Huh?   If you have to that far back to that specific of a location to try to find any example of anarchy ‘working,’ that proves my point that it isn’t economic laws but culture and tradition that shape stability.  A small pre-modern closed society might indeed function with custom and tradition providing order, with no overt government needed.   But he was dead serious in claiming this was proof of his position, so strong was his faith.  Moreover, such folk debate in a manner designed to avoid dealing the content of opponents, and instead to go after them personally — and woe to you if you make an error.

I made one error – in a reply I talked about comparative advantage but described absolute advantage.   That’s a common error, in political science I’ve seen that done in text books.    Yet he pounced on it, proclaiming that I was clearly ignorant of economics, and any time my argument got really good he’d go back to that point and say “but how can anyone take seriously someone so ignorant of economics.”   A careless mistake is magnified in order to avoid confronting something that can challenge ones’ faith.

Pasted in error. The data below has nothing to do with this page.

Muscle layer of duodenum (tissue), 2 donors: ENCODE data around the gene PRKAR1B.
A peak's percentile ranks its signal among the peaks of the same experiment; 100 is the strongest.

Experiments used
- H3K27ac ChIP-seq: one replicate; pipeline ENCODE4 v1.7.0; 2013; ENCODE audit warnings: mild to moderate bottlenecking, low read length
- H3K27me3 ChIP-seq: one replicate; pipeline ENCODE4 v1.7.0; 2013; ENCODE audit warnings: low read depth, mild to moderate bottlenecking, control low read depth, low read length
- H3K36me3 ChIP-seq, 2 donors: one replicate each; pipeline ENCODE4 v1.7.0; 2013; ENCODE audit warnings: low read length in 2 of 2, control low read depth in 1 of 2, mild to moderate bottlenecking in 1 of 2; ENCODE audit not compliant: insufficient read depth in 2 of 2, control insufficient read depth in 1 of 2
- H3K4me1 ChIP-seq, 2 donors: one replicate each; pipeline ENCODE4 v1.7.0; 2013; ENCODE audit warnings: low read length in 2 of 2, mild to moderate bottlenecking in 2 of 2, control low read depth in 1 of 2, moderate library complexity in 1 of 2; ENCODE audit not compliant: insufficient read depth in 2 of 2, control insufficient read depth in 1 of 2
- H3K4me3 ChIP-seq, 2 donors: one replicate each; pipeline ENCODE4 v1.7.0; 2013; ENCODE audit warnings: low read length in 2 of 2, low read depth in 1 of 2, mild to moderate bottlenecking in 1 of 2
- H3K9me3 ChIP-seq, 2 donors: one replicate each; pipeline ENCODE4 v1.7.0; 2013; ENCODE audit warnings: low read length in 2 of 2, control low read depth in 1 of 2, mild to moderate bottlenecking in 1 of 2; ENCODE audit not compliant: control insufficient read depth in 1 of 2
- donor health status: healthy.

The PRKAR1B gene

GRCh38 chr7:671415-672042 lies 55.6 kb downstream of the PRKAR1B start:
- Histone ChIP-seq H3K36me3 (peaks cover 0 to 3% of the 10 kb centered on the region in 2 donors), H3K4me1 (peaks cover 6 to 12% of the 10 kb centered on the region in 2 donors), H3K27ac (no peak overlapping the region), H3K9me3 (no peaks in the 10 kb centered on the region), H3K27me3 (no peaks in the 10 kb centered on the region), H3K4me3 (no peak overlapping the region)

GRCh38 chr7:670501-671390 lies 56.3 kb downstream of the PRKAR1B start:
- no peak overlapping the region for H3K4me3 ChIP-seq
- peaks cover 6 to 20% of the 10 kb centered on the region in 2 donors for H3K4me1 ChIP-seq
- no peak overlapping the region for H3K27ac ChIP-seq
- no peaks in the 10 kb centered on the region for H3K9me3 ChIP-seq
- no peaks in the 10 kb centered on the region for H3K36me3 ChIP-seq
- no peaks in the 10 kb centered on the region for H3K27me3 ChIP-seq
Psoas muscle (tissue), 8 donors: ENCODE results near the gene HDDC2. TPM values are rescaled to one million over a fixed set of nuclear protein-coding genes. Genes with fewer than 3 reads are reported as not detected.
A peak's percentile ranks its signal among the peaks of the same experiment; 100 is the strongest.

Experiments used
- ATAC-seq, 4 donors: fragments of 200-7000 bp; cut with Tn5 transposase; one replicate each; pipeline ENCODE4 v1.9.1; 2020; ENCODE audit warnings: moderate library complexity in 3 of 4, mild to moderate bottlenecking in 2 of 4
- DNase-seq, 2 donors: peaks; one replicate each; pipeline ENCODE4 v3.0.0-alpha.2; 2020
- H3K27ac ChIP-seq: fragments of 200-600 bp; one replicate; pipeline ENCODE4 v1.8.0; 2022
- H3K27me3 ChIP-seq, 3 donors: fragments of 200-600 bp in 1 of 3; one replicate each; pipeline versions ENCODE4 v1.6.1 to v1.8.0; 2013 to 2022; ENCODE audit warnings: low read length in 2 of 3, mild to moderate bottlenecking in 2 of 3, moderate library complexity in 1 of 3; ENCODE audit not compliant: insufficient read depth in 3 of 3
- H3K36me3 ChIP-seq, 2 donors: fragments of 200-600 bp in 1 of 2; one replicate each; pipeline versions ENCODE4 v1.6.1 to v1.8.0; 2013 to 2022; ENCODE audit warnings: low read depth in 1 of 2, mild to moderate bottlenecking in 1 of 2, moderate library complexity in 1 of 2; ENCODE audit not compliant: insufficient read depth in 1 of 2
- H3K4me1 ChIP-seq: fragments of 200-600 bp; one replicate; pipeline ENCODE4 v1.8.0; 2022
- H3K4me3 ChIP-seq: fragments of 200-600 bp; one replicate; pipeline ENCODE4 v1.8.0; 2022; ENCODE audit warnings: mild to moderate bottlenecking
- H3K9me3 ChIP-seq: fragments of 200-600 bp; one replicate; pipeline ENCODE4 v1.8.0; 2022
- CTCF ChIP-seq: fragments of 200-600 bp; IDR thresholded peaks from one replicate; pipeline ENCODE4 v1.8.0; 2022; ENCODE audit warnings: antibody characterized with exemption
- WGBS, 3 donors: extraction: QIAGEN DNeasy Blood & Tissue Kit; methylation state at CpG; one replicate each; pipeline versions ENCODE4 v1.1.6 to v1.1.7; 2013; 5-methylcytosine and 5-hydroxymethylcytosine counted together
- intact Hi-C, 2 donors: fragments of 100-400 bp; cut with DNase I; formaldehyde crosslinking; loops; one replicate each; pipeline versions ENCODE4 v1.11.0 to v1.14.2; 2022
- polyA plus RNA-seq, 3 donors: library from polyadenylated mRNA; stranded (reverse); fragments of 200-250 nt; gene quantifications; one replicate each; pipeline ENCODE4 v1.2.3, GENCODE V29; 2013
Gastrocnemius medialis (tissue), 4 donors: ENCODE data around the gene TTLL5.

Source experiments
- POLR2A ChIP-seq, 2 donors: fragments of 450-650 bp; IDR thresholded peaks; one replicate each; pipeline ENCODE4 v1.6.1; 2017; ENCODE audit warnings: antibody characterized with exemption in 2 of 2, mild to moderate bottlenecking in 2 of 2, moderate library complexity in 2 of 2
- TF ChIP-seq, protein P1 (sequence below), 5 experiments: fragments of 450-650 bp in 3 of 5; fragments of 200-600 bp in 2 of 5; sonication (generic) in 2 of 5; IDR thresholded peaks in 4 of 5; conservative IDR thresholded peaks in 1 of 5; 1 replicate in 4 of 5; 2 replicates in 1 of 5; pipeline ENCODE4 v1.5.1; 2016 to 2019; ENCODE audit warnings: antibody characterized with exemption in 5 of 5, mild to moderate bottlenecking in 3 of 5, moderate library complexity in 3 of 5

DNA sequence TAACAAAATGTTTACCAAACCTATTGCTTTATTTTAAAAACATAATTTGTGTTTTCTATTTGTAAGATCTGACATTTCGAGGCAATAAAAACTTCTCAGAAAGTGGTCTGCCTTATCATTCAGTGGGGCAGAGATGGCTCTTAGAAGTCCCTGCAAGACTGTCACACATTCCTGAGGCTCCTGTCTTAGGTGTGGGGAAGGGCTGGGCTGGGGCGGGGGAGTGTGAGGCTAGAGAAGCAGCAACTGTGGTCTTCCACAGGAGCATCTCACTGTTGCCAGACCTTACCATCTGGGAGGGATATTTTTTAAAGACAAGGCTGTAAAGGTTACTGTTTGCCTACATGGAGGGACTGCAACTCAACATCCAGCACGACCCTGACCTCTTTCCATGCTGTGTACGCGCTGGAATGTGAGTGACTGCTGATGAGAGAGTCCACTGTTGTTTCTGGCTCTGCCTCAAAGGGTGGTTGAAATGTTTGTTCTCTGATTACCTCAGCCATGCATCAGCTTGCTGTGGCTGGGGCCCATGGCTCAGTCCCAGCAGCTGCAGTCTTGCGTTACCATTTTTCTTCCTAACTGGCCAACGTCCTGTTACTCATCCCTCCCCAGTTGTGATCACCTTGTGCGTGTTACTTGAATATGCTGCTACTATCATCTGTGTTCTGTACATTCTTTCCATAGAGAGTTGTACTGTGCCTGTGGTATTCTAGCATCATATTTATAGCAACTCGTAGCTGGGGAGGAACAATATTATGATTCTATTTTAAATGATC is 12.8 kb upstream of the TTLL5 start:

They do it on the left too.  The attacks on Obama for not being stronger about the torture accusations, for continuing military tribunals, or naming moderates and Republicans to high level positions are immense.   A world view that sees business and elites as colluding in a way to create war, oppress the masses, and shape society to serve their interests is just as powerful as the one that says the free market is the path to total freedom.   These contradictory ideologies — or faiths — are supported by strong arguments from pundits and intellectuals.   You can’t chose between them by using reason, each constructs arguments that make perfect sense and have strong evidence.  You have to choose some assumptions or beliefs to start with, and then go with that.

One reason I’m hopeful that Obama will be a good President is that he’s different, he’s a pragmatist.   The key aspect of pragmatism is to recognize that one may be wrong.   Some say pragmatism means having no principles — to them, faith in one set of beliefs is a virtue, doubt in ones’ beliefs is weakness.  But that kind of perspective is irrational and based on fear — fear of not being right.  Pragmatists have principles and should be overt in stating them and being guided by them, but the fact that they recognize they may be wrong leads to a few important differences: